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A block hits a patch of friction

  • Thread starter stormgren
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  • #1
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[SOLVED] A block hits a patch of friction

A block of uniform density, length L and height h << L, starts from rest at the top of a hill of height H, slides down. At the bottom there is a flat surface of length greater than L, and then a rough patch with sliding coefficient [tex]\mu[/tex]


I figured out the first part, which is to find the height such that the block comes to a stop the instant the entire block is on the rough surface. The answer is [tex]Hcrit=\frac{L\mu}{2}[/tex] Is this right?

Now I need to find what happens if the hill has a height H < Hcrit.
I think the block still has follows simple harmonic motion, and obviously from conservation of energy it has a speed [tex]\sqrt{2gH}[/tex] at the bottom of the hill, but for some reason I'm having huge trouble finding the distance that the leading edge of the block travels across the surface with friction before it comes to a stop.
I don't know where to go from here. Some hints, please? :)
 

Answers and Replies

  • #2
Shooting Star
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How did you get the answer to the first Q. Did you take the average frictional force? If, so, you have to do the 2nd in the same way.

Suppose it slides upto a dist x in the patch. Take d as the linear mass density. Repeat what you've done for Q1.

[The answer will be x=sqrt(2Hl/mu).]
 
  • #3
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I did the first part like this:

Ffric = (mu)*Fn where Fn is the normal force of the portion of the block, x, on the rough surface.

So Ffric=(mu)*mg/L*x

-mg(mu)*x/L = m*(x'') <---- second deriv of x

So the x(t) equation satisfies simple harmonic motion a= -omega^2*x

x(t) = Lsin(sqrt((mu)*g/L)t)

Then use cons. of energy.


I thought to solve the second part the same way, but perhaps using an average frictional force is better. How do I do that?
 
  • #4
Shooting Star
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There is no simple H motion involved here. It is all about sliding friction.

The block has a certain KE when it hits the rough patch. At the first point, the friction is zero. In between, only a part of it exerts normal force on the patch, the part which has slid over the patch. As it moves more over the patch, the N on the patch increases and so does friction F. When it stops just after covering its own length, the block exerts the whole weight on the patch, and the friction F is max. Instead of integrating over this path, I thought you can take the average frictional force, which is half of F_max+F_min.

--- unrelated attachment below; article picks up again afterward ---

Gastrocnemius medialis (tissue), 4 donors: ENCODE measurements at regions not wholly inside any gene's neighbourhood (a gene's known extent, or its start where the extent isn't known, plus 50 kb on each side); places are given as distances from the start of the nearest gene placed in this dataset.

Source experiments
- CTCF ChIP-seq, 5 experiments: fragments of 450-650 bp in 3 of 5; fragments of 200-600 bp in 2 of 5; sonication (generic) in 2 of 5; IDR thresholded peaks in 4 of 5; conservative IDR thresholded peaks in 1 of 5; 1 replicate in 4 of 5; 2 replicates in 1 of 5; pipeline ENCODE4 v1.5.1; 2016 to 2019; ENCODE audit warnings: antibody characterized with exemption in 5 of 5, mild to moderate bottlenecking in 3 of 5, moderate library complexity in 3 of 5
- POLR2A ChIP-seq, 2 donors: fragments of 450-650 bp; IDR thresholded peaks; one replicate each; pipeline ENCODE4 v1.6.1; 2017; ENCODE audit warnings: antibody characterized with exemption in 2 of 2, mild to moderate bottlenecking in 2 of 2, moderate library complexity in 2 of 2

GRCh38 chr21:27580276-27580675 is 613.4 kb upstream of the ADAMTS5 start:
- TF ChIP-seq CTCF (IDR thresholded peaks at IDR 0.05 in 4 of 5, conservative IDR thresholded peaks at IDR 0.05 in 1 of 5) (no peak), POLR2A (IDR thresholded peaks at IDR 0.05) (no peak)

Now go back to Q1.
 
  • #5
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I know there's no simple harmonic motion per se, but you still get

[tex]F_{net}=ma[/tex]
[tex]-F_{fric}=m\frac{d^{2}x}{dt^{2}}[/tex]
[tex]-\frac{mg\mu}{L}x=m\frac{d^{2}x}{dt^{2}}[/tex]
[tex]-\frac{g\mu}{L}x=\frac{d^{2}x}{dt^{2}}[/tex]
Which still satisfies the SHM diff eq. That was how we were taught to solve a similar problem, but it as you point out it doesn't seem to be the best way. I'll try it using an average force and see what happens.
 
Last edited:
  • #6
Shooting Star
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OK, since the frictional force increases with x as the block slides more into the patch, you get the dame diff eqn as SHM. Then you can apply it for the 2nd case too. Only the max displacement is less than L this time.
 
  • #7
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Okay, cool... I'm in agreement with your answer of sqrt(2HL/mu).

Thanks for your help! I don't know why I didn't see it before.
 

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